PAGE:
In recent months, I’ve read Stephen Hawking’s classics,” A Brief History of Time”, and “The Universe in a Nutshell.” These books taught me about the big bang, black holes, time travel, the theories of quantum physics and general relativity, the expanding universe, and many other fascinating concepts about astronomy. I am spellbound by the facts that there are billions of galaxies, each containing millions of stars and solar systems, perhaps like ours.
This new knowledge of astronomy has convinced me that that alien life probably exists in some far off place and that there is probably an alien civilization more advance than ours, with the technological capabilities of traveling near or at the speed of light, somewhere , far off in the cosmos. And so, perhaps there is some truth to the creative visions of director Ridley Scott and others, who have dreamed up alien creatures and constructed the visuals of time travel and the nature of the universe with computer generated imagery.
What is the difference between sci-fi and fantasy? Often the genres cross over. Rod Sterling, who was an American screenwriter, novelist, television producer, and narrator, best known for his live television dramas of the 1950s and his science fiction anthology TV series, ” The Twilight Zone“, said that “fantasy is the impossible made probable. Science fiction is the improbable made possible.” In my view, science fiction is more plausible than pure fantasy–which is like a cartoon, purely made up from imagination.
What makes sci-fi an important genre— whether a short story, novel, television show, or movie? Science fiction provides possible answers to so many unanswerable questions about the universe or cosmos. For instance: Does alien life exist elsewhere in the universe? If so, what does it resemble? Are we being watched by intelligent life that inhabits a far off planet? Are there UFO? What does the universe look like? How does it feel to travel at the speed of light? Does a higher power exist in the universe?
This morning, I opened the newspaper, and learned that author, Ray Bradbury, had died. According to the obituary in the Toronto Star, he was “one of the world’s best-known and best-loved science fiction writers. He is best known for his books– “Fahrenheit 451” and “The Martian Chronicles.” Bradbury wrote books based on real facts. According to the obituary, “Bradbury’s writing is credited with foretelling such technology as iPods, interactive television, pervasive electronic surveillance.”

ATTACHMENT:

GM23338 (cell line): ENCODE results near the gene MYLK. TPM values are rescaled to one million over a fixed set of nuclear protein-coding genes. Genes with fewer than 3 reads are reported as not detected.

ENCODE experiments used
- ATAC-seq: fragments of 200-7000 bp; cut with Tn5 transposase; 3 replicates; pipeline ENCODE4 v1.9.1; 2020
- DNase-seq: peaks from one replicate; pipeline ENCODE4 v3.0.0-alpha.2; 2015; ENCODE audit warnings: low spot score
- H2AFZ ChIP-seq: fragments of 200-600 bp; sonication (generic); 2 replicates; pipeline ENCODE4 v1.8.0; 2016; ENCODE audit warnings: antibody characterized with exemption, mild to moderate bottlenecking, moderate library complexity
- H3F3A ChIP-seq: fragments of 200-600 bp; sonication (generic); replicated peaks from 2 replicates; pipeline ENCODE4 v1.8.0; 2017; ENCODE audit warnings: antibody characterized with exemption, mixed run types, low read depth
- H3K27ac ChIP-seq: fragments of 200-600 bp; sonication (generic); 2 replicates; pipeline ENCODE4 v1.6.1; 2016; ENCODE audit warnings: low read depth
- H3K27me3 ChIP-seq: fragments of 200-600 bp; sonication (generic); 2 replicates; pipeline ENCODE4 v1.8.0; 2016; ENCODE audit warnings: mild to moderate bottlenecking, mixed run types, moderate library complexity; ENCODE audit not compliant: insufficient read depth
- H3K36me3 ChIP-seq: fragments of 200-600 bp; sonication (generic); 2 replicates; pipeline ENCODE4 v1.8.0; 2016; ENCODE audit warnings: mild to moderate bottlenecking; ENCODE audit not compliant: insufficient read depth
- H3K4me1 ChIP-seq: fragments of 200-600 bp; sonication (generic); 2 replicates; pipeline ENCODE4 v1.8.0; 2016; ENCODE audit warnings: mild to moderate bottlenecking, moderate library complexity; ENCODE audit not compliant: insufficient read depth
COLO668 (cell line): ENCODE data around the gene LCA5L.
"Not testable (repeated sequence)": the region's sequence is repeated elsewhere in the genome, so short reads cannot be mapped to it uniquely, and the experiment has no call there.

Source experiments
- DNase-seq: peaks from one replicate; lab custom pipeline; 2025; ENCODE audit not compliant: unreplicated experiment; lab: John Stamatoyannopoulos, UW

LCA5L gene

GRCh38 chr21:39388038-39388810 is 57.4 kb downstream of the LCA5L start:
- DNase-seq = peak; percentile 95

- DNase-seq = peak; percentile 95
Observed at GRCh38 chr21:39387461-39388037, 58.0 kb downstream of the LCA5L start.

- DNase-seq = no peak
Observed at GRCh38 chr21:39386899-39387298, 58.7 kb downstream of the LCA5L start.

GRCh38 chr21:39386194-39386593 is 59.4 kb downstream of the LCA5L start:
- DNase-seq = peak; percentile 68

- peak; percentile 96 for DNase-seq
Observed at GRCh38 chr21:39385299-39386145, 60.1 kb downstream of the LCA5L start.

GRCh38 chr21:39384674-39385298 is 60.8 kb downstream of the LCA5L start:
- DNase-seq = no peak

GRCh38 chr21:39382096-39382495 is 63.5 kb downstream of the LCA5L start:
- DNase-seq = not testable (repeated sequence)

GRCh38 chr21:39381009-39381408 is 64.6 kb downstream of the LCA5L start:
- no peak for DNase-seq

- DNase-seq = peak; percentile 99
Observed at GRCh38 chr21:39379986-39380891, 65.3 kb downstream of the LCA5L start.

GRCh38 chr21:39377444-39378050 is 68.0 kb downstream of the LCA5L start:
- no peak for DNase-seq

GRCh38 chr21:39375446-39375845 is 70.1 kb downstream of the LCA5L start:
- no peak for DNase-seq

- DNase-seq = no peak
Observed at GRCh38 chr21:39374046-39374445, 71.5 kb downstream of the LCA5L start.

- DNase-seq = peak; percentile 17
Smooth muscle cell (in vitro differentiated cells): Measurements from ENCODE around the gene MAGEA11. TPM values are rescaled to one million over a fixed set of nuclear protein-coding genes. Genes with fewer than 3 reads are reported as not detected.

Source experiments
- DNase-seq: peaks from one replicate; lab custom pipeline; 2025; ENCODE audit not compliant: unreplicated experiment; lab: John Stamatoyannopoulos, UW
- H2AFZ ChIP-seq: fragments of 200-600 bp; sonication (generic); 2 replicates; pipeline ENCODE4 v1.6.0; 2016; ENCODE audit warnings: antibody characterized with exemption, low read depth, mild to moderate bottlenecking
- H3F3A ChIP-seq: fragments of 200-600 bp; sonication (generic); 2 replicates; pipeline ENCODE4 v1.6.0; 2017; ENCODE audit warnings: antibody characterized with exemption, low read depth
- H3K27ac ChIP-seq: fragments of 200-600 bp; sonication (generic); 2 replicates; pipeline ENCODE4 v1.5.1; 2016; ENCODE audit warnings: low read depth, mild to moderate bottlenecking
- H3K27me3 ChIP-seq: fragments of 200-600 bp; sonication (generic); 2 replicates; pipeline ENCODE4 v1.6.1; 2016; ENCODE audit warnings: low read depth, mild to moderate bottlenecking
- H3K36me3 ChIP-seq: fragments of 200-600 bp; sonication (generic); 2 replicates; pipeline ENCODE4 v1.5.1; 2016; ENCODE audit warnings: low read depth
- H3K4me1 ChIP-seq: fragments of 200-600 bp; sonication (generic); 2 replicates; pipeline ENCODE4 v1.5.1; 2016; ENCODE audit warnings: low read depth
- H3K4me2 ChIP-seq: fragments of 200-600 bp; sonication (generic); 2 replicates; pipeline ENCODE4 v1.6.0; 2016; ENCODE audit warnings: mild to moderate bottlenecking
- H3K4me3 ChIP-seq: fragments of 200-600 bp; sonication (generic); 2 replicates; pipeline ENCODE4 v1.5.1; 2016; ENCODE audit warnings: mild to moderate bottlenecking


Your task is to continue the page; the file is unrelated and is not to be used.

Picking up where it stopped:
Along with Arthur C. Clarke, Isaac Asimov, and Robert Heinlein, Bradbury is considered to be one of those very best at telling tales of science fiction.
On June 8th, the sci-fi film, “Prometheus,” which has received a lot of buzz in the media and looks captivating from the tailors, will be in theatres. This film is directed by Ridley Scott, who was also the director of the original, Alien. It’s the latest sci-fi film in which “a team of explorers discover a clue to the origins of mankind on Earth, leading them on a journey to the darkest corners of the universe. There, they must fight a terrifying battle to save the future of the human race.” The Internet Movie Database website (www.imdb.com) gave “Prometheus” a four star rating.
I know where all be on June 8th:buying a movie ticket, popcorn, and pop, to watch the film, “Prometheus”, hoping to learn something new about science fiction, knowing that I’ll see something I’ve never imagined or experienced with my senses before. And when the movie is finished, I will continue to believe that alien life exists somewhere, in some far off place, thousands of light years away, in the dark universe.